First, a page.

In James Comey’s first interview since his infamous memos went public, the former FBI director said that his contemporaneous writings should be used in an obstruction of justice case against Donald Trump.
Comey told Maddow that his memos “bolster the credibility” of his account of what happened in private meetings with Trump.
— PoliticusUSA (@politicususa) April 20, 2018
The exchange between Maddow and Comey:
MADDOW: You say in the book that you don’t know if the president’s requests to you about the Russia investigation and your firing constituted obstruction of justice. You said a prosecutor would need to review all the evidence of the president’s intent behind those actions in order to do that. Do you think these memos are part of the evidence that a prosecutor, Robert Mueller or somebody else, should be considering when determining the president’s intent?
COMEY: Yes. In this way — I’m sure the special counsel’s considering my recollection of those events, which are reflected in these memos, but it’s my recollection that is the evidence that would be used if there was ever a proceeding. These would be to show that I wrote it down at the time, sort of to bolster the credibility of my recollection.
Comey’s memos just went public
Just as James Comey sat down for his interview with Rachel Maddow, his highly anticipated memos were publicly released. They can be seen here.
Already, Democrats are pointing to the documents as proof that Comey was telling the truth about his account of what the president told him in private, particularly with respect to the Russia investigation and Trump’s request for loyalty.
A short time ago, ranking member of the House Oversight Committee, Rep. Elijah Cummings (D-MD), issued a statement saying the “contemporaneous memos provide strong corroborating evidence of everything he said about President Trump.”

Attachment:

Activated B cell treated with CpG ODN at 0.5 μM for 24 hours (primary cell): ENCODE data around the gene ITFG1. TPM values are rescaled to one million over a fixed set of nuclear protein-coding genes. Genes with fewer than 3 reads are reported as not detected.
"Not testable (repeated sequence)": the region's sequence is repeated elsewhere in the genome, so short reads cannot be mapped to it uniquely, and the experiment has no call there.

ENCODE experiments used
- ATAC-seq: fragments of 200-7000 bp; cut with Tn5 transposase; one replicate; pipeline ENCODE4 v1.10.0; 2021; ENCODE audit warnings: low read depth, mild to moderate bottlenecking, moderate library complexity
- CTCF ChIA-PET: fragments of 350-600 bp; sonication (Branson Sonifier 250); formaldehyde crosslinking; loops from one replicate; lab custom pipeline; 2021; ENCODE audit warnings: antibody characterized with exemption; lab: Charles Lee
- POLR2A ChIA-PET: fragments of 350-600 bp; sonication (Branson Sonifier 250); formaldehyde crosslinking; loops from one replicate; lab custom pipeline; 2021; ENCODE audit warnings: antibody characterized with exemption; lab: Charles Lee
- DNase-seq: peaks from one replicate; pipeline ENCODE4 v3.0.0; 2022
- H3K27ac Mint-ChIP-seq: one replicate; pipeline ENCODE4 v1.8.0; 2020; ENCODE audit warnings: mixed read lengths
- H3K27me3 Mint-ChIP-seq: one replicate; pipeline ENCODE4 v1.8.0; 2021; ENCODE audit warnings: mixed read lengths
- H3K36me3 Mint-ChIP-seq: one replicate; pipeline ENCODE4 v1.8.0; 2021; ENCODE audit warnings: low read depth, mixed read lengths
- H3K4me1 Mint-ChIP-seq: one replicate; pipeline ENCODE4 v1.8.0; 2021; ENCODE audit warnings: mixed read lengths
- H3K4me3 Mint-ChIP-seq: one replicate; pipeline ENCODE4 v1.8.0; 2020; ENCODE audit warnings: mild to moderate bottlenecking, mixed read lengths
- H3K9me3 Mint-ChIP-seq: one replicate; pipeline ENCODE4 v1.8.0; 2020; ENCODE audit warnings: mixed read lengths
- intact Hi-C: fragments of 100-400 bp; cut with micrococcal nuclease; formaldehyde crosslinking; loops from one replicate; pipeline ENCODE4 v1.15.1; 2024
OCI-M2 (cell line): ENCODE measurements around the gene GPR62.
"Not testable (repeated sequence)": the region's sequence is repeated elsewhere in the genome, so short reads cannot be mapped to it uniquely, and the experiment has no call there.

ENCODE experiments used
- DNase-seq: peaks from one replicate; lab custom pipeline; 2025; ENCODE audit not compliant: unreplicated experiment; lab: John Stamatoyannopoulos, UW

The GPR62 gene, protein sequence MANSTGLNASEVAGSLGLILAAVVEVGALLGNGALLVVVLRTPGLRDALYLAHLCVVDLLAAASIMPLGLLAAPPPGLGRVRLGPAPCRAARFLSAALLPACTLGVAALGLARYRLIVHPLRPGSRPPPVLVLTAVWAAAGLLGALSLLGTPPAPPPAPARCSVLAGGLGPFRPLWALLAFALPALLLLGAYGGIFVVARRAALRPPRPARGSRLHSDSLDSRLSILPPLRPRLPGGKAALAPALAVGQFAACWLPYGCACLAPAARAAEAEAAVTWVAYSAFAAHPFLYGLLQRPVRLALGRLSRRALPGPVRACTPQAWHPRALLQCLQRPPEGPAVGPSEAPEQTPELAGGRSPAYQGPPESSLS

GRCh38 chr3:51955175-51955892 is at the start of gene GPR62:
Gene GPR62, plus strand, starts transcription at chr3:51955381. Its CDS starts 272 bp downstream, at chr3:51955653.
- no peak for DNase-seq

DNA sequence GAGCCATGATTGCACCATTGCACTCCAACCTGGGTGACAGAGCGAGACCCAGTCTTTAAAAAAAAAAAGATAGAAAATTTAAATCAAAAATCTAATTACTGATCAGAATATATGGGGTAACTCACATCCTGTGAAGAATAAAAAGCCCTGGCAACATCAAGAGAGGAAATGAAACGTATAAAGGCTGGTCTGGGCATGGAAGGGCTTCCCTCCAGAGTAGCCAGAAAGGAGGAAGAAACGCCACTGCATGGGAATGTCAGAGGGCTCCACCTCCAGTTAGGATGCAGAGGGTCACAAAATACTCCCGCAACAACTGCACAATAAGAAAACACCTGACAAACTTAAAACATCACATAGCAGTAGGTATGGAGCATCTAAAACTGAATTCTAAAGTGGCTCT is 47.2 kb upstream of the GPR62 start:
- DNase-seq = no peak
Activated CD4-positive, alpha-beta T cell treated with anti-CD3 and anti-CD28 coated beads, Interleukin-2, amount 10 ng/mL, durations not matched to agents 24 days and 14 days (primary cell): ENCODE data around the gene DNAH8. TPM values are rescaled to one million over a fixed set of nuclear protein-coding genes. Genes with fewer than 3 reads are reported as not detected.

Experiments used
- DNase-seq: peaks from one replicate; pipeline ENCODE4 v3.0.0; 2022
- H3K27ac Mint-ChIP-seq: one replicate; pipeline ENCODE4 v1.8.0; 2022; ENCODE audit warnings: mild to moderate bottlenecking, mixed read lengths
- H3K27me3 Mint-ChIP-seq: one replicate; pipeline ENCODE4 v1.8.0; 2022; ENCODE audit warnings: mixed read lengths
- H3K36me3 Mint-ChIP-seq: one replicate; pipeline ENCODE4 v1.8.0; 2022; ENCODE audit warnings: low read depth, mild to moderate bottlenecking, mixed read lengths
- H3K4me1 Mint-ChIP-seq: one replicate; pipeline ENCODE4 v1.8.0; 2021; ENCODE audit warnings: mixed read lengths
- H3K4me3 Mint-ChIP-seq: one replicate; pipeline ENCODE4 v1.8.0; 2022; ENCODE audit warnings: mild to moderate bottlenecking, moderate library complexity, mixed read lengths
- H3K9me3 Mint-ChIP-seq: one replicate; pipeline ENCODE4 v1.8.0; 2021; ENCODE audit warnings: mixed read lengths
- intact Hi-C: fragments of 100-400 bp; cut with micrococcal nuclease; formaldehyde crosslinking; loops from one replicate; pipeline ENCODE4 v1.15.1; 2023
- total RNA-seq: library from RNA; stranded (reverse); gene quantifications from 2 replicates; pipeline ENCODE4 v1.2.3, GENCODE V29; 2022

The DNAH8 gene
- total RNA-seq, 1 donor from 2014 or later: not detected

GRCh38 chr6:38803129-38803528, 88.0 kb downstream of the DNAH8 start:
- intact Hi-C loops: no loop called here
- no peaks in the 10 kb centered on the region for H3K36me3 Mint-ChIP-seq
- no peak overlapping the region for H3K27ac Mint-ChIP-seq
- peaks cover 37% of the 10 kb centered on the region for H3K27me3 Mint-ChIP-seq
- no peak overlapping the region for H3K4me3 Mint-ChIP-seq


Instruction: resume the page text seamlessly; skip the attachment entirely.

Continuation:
The full statement via MSNBC producer Kyle Griffin:
Elijah Cummings: “Director Comey’s contemporaneous memos provide strong corroborating evidence of everything he said about President Trump.” pic.twitter.com/sjzJuQAmVq
— Kyle Griffin (@kylegriffin1) April 20, 2018
Ultimately, while much of the content in the Comey memos was touched on in his book, it should alarm those in Trumpland that the documents could be used in an obstruction of justice case.
The former FBI director can lean on his contemporaneous memos to give credibility to his account of the interactions he had with the president. Trump, on the other hand, can only lash out on Twitter.
If, as Comey says, these memos are used as evidence in the overall obstruction of justice case against Donald Trump, that spells major trouble for the White House.
Sean Colarossi currently resides in Cleveland, Ohio. He earned his Bachelor of Arts degree in Journalism from the University of Massachusetts Amherst and was an organizing fellow for both of President Obama’s presidential campaigns. He also worked with Planned Parenthood as an Affordable Care Act Outreach Organizer in 2014, helping northeast Ohio residents obtain health insurance coverage.